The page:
Many readers of this blog know my colleague Joshua Home Edwards who handles the technical aspects of my interactive teleseminars and has provided invaluable advice. Joshua introduced me to Gina Maria Mele, who does fascinating work with people’s belief systems. I asked her how she might apply her work to writer’s block and here’s her response:
Lisa: Gina, many aspiring authors get stuck. One of the most common blocks is that deep down they don’t feel safe fully expressing themselves.
Gina: That fear comes from fear of rejection, which usually goes back to childhood. In some survival capacity, even as an infant you knew it was important to not be rejected by your parents because you depended on them for survival. Now, as an adult, your subconscious, the feeling part of you, can’t make the distinction that it’s okay to be rejected, because you are not dependent on your parents anymore.
This subconscious fear of rejection is present when you take the risk of expressing yourself in writing. There are a number of specific limiting thoughts or beliefs that support feeling fear when expressing yourself.
Lisa: What are they?
Gina: “It’s not safe to express myself.” “It’s not okay to be me.” “If I make a mistake, I’ll be rejected.”
Lisa: So how might you address and shift such a belief?
Gina: Often, when you realize what is underneath the emotions that are blocking you from writing and you bring these beliefs to your conscious, the beliefs lighten their hold on you and sometimes go away completely. Here’s just one technique I use that doesn’t require a facilitator:
1. Find a quite place where you can be alone and not be interrupted.
2. Have a pen and paper nearby.
3. Take a deep breath in, feeling the air fill your lungs.
4. Exhale. Feel the air coming out through your nose.
5. Notice what part of you is feeling, “It is not safe to express myself”
6. Ask that part of yourself, “What do you have to say?”
7. Listen. Write down the response.
8. Again, ask the part that is feeling, “It is not safe to express myself,” “What do you have to say?” Listen. Again, write down the response.
9. Repeat this process as many times as is necessary to get to a place where you have nothing left to write down. This process will help you uncover the subconscious thoughts blocking the writing and bring them to your awareness, so they lose their threat and lighten their grip.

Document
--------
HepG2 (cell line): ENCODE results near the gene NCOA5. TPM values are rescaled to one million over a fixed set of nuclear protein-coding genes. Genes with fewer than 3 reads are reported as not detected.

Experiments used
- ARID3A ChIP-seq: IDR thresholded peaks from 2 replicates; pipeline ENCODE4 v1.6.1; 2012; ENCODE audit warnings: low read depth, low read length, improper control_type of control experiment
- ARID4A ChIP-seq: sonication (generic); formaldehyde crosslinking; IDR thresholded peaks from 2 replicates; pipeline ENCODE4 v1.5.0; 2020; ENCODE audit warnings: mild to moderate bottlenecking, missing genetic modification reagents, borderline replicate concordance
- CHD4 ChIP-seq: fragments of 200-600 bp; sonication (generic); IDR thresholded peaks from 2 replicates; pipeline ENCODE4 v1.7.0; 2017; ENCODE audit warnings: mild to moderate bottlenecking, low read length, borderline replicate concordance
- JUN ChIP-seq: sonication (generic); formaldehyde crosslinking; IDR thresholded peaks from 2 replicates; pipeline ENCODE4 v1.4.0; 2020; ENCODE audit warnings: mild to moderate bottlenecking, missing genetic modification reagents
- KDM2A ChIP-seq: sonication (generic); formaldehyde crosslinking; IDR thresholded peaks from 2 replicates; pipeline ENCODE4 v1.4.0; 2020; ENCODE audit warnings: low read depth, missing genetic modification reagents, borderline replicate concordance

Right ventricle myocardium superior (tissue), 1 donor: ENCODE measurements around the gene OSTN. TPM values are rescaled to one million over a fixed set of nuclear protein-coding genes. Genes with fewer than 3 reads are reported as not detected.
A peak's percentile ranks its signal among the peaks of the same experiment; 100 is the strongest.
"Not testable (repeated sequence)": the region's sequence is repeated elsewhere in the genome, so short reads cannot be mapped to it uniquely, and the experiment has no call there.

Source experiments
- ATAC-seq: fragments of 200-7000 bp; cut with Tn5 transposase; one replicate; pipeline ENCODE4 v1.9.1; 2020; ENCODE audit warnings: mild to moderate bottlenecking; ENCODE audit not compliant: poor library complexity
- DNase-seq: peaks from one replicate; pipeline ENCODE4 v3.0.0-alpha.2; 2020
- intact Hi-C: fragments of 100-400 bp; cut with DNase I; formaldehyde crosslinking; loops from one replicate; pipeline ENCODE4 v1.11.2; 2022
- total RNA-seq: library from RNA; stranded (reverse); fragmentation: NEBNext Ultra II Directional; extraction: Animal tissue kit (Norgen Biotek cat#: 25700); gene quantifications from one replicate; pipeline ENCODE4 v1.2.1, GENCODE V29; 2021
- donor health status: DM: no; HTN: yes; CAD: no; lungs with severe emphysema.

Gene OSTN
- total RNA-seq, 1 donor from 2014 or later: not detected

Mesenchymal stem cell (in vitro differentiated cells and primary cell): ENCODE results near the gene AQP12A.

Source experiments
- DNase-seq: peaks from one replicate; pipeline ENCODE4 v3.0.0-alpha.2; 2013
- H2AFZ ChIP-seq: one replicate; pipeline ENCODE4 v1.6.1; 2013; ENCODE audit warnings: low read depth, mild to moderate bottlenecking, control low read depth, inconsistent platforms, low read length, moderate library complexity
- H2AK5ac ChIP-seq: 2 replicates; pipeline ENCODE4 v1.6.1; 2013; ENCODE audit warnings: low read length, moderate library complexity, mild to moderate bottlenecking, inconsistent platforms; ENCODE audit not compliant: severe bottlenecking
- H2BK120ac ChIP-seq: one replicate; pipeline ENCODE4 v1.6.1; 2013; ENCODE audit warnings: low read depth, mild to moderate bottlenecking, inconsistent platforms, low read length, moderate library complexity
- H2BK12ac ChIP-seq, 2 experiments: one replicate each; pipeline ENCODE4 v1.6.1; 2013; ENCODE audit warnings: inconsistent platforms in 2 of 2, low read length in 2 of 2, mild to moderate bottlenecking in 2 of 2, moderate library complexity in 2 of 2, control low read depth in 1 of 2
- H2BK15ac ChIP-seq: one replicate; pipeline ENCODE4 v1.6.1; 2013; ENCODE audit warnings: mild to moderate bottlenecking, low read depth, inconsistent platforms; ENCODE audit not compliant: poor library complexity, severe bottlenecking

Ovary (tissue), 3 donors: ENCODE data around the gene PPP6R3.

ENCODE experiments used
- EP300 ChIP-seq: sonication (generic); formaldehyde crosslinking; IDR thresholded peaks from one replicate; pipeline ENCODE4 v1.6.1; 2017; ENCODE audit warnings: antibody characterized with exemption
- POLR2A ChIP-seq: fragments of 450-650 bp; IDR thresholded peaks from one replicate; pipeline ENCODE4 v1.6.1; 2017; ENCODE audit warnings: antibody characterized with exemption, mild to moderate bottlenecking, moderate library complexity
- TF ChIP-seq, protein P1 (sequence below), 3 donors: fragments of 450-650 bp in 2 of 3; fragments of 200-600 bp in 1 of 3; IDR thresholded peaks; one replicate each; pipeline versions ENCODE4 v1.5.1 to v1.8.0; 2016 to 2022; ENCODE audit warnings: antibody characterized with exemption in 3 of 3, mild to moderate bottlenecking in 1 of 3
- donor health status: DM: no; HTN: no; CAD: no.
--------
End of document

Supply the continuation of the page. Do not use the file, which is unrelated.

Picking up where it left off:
Lisa: It seems this could work with many unconscious beliefs and self-doubts. Some other common blocks I hear from authors are “Who would want to read what I have to say? Or hasn’t it been said better before than I can do?”
Gina: You can this method I shared with limiting beliefs about self-worth, too.
Lisa: How about procrastination? Where would you say that comes from?
Gina: Limiting beliefs that support procrastination include: I’m not good enough. Nothing I do is good enough. I’m not capable. I’m a failure.
Lisa: Yuck. No wonder someone would procrastinate if they believe those things—and I guess at some level a part of us often has one or more of these at work.
Gina: Yes, you can use the same method I suggested to bring their specific beliefs to light and loosen their grip, or even have them go away.
Lisa: How about perfectionism?
Gina: Perfectionism is just another form of procrastination–a way your ego protects you from limiting, subconscious thoughts about yourself. Because, guess what? If you have to do things perfectly, then you can always be protected from failing and feeling the pain of failing. Since you can never quite attain perfection, this keeps you safe and stuck. Just like the other challenges, perfectionism stems from limiting, subconscious thoughts you have about yourself.
Gina: “Mistakes and failure are bad.” “I’m not competent.” “I’m inadequate.” “If I don’t get it perfect, I’ll fail.”
Lisa: So readers can see if any of these resonate and try the method you shared at the beginning of this post?
Lisa: Thank you Gina for this new way of looking at writer’s block. How can readers get in touch with you?